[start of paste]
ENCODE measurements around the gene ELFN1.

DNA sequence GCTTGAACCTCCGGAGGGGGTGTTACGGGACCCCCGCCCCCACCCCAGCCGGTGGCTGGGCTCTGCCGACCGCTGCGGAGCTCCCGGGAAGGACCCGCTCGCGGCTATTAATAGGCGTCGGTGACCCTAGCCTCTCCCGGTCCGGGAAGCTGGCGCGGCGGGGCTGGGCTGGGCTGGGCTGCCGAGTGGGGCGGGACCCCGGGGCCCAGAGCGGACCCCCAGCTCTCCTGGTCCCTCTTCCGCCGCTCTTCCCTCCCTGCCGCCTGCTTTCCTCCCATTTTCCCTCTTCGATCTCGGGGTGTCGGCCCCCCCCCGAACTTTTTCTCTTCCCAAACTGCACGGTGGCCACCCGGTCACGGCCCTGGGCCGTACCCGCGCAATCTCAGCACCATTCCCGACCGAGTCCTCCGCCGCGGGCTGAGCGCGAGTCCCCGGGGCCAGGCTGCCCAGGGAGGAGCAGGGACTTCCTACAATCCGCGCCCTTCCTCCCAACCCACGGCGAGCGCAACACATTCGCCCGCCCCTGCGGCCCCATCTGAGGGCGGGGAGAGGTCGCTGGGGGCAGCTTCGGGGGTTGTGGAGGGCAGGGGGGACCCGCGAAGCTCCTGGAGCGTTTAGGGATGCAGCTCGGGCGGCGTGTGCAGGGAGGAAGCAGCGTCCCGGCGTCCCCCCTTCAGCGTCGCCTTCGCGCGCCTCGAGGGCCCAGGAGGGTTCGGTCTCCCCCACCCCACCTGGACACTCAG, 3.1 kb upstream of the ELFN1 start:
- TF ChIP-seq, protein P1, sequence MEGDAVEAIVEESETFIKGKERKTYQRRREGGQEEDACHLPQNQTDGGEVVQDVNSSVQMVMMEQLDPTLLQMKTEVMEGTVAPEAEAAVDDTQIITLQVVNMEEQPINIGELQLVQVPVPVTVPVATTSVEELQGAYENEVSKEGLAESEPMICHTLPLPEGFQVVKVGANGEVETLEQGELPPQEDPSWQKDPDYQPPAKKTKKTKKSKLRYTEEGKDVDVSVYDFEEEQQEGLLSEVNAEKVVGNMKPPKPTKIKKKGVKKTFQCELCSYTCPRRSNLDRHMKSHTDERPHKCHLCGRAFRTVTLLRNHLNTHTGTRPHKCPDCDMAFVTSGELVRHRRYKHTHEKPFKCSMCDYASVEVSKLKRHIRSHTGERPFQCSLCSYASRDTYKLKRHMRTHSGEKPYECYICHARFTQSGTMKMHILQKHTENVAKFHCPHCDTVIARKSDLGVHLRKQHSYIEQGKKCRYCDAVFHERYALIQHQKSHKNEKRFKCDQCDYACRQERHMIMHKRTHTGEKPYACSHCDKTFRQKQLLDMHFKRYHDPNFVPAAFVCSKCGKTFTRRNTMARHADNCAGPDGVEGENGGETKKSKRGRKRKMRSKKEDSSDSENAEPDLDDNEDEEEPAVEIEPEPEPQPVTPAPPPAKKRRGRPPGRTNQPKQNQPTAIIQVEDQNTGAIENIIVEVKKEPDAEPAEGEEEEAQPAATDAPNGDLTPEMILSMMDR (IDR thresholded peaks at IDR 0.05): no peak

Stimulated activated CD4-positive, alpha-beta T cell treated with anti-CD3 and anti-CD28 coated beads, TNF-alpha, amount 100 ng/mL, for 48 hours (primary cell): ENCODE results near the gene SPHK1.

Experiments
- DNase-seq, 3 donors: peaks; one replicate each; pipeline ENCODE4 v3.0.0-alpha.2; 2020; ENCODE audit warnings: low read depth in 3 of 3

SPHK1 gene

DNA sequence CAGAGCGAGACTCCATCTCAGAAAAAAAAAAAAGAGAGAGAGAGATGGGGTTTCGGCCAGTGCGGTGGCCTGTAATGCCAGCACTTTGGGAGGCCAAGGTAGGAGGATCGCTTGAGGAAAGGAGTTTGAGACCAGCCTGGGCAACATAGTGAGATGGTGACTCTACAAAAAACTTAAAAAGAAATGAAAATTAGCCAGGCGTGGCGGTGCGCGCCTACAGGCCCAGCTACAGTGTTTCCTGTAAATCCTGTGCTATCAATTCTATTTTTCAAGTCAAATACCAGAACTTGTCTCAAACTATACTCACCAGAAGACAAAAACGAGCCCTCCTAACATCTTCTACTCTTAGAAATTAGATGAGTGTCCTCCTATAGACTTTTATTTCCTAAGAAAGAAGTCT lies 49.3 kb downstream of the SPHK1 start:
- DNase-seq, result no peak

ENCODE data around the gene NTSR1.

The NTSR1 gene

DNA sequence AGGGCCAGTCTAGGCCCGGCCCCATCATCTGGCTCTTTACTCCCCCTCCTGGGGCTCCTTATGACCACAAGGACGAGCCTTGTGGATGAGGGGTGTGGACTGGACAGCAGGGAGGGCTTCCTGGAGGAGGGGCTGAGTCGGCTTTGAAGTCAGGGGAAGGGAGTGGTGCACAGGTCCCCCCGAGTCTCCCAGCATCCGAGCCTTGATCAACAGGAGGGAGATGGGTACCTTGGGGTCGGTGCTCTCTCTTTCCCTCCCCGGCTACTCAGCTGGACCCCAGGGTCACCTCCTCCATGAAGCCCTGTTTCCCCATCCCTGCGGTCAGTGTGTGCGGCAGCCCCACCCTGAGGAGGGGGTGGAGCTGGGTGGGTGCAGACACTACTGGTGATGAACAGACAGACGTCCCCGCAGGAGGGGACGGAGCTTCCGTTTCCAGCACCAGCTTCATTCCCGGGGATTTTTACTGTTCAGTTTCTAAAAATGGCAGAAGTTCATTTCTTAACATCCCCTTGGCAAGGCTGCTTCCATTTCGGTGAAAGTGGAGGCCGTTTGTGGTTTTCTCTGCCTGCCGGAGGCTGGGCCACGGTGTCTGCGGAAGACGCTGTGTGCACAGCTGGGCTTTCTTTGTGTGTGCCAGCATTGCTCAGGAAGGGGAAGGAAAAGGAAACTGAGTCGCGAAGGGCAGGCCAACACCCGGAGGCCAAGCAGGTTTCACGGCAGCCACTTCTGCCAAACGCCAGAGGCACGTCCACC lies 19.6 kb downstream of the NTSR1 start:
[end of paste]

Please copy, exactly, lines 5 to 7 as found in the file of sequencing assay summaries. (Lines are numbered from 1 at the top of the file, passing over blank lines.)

Experiments
- DNase-seq, 3 donors: peaks; one replicate each; pipeline ENCODE4 v3.0.0-alpha.2; 2020; ENCODE audit warnings: low read depth in 3 of 3

SPHK1 gene